November 16, 2005

Bishop refines his case

Telegram & Gazette

Dianne Williamson


Bishop Robert J. McManus has decided to bypass the secular skeptics and preach to the converted.

After more than two weeks of silence to lingering questions about the Rev. James Aquino case, he opted to respond to the 17,000 subscribers of The Catholic Free Press, the diocesan newspaper in which he writes an occasional column under his trademark motto, “Christ, The Splendor of Truth.”

In doing so, the bishop relieved himself of the burden of answering questions about inconsistencies in his handling of the case, which is surely his prerogative and no great surprise, as the church hierarchy rarely considers itself answerable to the populace.

Specifically, reporters have been calling Bishop McManus repeatedly in an effort to understand why he initially supported the Rev. Aquino after the priest was charged with lewd conduct last year in Las Vegas, then suddenly relieved him of his duties last month after the issue broke in the press.

OK, so damage control is hardly rocket science, and it seemed apparent that the bishop responded to the scandal after he could no longer contain it. Except that’s not what the bishop said when he removed Rev. Aquino Oct. 30. Then, Bishop McManus claimed that “I did not possess the whole truth” about the incident until recently, even though he learned about Rev. Aquino’s conduct in February.

To recap, Rev. Aquino was charged with lewd conduct after police say they saw him masturbating another man in a Las Vegas porn theater Oct. 21, 2004. The bishop was informed in February of this year. In March, Rev. Aquino pleaded guilty to a lesser charge and was ordered to perform community service. On Sept. 6, the case was dismissed.

Last month, as the case broke on the Internet and local reporters began making inquiries, Rev. Aquino called an extraordinary meeting of his parishioners at Our Lady of Loreto Parish and vehemently denied engaging in any sex act. Rather, he blamed the charge on police eager to target a priest. And his lawyer told parishioners that Bishop McManus has been “very supportive of Father and very pleased with how the matter was handled,” saying he felt no need to discipline him.

Six days later, Bishop McManus felt a need to discipline him. His feelings had changed, the bishop said. Suddenly, he considered the case “a source of great scandal” for the church, he told parishioners.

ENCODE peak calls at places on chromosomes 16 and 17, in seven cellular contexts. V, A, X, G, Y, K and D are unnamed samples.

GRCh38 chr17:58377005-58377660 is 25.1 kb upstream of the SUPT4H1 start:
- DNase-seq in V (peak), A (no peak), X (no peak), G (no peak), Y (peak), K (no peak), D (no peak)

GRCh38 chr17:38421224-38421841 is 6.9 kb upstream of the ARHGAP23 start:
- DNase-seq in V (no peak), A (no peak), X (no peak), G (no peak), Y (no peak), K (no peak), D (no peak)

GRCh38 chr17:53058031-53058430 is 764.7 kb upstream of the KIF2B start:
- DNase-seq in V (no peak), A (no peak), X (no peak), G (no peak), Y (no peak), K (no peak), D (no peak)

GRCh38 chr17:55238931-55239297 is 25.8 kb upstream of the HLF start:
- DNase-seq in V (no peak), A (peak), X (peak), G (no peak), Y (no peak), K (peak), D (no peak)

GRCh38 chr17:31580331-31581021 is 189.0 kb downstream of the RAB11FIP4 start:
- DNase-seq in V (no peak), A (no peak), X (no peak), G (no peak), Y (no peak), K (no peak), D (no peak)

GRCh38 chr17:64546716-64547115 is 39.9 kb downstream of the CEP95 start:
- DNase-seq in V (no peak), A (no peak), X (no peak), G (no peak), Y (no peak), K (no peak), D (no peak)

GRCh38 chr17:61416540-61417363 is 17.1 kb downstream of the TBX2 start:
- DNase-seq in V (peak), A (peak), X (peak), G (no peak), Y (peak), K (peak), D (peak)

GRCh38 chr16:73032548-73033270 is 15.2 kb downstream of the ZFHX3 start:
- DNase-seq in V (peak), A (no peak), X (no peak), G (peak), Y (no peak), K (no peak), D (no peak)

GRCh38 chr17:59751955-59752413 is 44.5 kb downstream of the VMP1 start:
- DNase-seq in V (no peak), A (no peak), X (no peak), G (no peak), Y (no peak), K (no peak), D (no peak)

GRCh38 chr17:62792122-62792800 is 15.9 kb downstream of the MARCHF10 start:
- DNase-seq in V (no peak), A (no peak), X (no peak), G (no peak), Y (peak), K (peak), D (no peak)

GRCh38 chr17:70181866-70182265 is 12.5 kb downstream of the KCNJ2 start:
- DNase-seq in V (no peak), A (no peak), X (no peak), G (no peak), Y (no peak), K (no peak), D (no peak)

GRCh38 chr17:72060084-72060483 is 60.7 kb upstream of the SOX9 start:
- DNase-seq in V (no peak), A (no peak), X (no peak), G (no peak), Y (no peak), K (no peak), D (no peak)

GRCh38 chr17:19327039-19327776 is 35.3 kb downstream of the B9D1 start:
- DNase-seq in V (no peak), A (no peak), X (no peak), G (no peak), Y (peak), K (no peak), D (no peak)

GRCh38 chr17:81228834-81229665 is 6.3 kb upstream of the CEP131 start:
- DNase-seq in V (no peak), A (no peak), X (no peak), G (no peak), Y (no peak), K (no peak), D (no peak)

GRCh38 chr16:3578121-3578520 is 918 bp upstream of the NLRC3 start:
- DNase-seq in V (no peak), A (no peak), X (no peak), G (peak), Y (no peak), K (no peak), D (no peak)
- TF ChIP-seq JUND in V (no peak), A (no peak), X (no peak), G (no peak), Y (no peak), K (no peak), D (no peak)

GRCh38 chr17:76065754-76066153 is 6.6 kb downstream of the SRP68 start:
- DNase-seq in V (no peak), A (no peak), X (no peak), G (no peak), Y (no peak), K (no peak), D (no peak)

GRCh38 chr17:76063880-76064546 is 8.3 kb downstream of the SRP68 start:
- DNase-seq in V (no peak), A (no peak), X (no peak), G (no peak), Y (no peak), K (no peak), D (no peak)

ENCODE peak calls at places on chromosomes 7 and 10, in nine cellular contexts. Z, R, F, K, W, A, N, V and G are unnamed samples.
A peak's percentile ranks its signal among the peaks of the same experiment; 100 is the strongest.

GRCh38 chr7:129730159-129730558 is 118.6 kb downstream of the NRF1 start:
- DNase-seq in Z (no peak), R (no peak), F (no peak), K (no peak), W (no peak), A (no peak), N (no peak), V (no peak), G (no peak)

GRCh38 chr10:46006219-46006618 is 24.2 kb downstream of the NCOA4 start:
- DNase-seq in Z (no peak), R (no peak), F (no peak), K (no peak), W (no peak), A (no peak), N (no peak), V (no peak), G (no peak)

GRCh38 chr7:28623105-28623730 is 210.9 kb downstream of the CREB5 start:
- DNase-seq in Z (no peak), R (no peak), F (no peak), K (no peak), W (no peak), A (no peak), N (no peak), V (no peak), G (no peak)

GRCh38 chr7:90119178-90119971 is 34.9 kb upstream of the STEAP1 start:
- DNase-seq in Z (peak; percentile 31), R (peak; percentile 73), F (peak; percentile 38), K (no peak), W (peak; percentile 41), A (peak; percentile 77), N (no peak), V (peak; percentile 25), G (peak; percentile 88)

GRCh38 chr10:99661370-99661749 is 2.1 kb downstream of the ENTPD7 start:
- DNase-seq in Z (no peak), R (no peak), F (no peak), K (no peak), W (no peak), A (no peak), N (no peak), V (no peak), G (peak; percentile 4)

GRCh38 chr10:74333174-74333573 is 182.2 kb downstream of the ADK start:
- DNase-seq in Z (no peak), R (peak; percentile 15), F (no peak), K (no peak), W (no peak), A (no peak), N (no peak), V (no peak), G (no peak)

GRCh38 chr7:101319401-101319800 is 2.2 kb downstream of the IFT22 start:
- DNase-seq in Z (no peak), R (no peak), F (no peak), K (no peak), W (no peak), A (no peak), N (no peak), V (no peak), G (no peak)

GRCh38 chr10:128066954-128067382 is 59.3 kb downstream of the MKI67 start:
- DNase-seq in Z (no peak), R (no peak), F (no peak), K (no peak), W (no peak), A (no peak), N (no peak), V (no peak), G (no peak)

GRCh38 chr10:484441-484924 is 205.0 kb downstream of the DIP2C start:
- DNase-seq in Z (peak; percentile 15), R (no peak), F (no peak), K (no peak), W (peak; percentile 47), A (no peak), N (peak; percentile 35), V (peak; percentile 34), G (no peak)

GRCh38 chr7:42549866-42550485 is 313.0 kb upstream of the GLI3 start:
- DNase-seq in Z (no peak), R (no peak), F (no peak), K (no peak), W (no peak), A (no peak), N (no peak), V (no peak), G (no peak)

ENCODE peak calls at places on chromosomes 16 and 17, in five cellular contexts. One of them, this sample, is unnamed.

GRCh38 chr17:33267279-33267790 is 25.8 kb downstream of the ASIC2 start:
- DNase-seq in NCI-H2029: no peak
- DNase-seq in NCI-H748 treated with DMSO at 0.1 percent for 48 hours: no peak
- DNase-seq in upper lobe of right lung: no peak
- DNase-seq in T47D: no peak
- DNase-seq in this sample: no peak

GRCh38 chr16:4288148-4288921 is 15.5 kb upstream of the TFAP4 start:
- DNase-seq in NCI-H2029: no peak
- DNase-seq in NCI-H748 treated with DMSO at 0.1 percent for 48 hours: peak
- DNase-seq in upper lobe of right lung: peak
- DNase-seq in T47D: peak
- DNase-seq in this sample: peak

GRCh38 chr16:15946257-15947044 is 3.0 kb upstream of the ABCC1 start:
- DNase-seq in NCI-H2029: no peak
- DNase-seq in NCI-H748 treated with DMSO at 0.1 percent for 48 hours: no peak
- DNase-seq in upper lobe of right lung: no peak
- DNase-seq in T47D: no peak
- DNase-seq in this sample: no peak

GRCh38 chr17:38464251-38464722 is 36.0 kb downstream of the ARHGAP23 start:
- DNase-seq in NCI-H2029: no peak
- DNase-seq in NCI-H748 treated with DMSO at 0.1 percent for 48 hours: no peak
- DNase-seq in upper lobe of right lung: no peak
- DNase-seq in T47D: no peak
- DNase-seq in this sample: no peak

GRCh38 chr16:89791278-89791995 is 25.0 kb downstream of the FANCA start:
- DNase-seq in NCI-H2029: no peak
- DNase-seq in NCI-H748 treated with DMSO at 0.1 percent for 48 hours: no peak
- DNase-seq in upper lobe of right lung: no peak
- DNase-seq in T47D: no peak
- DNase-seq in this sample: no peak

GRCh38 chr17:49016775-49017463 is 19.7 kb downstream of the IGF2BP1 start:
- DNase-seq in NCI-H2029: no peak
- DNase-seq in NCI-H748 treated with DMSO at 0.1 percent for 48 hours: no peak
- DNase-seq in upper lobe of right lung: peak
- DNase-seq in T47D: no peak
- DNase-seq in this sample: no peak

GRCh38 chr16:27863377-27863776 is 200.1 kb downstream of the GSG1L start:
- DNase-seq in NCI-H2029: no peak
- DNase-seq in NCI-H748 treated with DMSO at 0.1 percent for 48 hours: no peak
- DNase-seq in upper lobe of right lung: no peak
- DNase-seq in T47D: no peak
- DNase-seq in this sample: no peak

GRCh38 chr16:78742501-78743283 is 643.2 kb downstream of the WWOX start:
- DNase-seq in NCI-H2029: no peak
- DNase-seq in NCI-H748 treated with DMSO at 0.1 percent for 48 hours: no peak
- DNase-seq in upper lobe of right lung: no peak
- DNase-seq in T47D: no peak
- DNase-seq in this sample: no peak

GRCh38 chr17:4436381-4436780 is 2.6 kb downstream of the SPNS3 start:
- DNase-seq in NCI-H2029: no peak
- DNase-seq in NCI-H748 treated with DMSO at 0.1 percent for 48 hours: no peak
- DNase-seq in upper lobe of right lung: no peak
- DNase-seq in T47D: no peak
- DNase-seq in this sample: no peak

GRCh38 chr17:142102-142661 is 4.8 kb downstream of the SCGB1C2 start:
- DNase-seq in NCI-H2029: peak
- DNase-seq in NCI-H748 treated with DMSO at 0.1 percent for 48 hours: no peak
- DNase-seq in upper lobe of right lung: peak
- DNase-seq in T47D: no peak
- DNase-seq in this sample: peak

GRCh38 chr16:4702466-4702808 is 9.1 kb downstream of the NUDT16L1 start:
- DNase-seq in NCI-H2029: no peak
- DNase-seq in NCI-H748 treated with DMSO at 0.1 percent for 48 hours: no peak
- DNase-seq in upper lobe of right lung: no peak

Pesky reporters — as well as many in the public — were confused. What had changed? What new facts had come to the bishop’s attention?

Finally, we know. Well, we sort of know. Actually, we’re still not quite sure, but let’s hear what the bishop has to say. In fairness to him, I won’t paraphrase his main points and instead quote him directly:

“Shortly before I spoke at the parish I received an unredacted copy of the initial police report, which included the name of the individual alleged to have been involved in sexual activity with Father Aquino,” the bishop wrote in the Free Press. “The police report I had been given in February did not include that full name. Second, I learned of the admission of sexual activity by the other consenting adult, when it was reported on NECN-TV. Third, I learned that an additional Las Vegas law enforcement official publicly supported the findings of the initial police report.”

It’s not clear why the name of the man alleged to have engaged in sex with the priest was pertinent to the bishop’s understanding. As for the “additional Las Vegas law enforcement official,” I believe he was referring to a Las Vegas police sergeant I interviewed by picking up the phone and calling him. This cop simply explained that Rev. Aquino had been caught in a raid, and he scoffed at his protestations of innocence.

In his homily to parishioners, Bishop McManus claimed that he had “tried my best to discern the truth” about the Aquino incident. In his recent column in the Free Press, he indicated that he relied on the priest and his lawyer for information, surely not the most exhaustive of investigative techniques. What sort of effort is expended by taking an accused man at his word, let alone the word of his lawyer? Bishop McManus spoke to the Las Vegas district attorney in February — how can he now insist that he didn’t know the truth?

These questions will remain unanswered. And the bishop’s claim that his actions “did not constitute a coverup, as some have suggested,” must go unchallenged, because he has declined to make himself available. Instead, he’s obviously more comfortable pontificating in the Free Press.

So be it. I don’t mean to pile on, but I figured that the bishop’s explanation deserved a bigger audience than the one provided by the diocesan newspaper. And I’ll simply note here that if the Free Press claims “the truth shall set you free,” it can also tie you up in knots.

Contact Dianne Williamson by e-mail at

Posted by kshaw at November 16, 2005 01:15 PM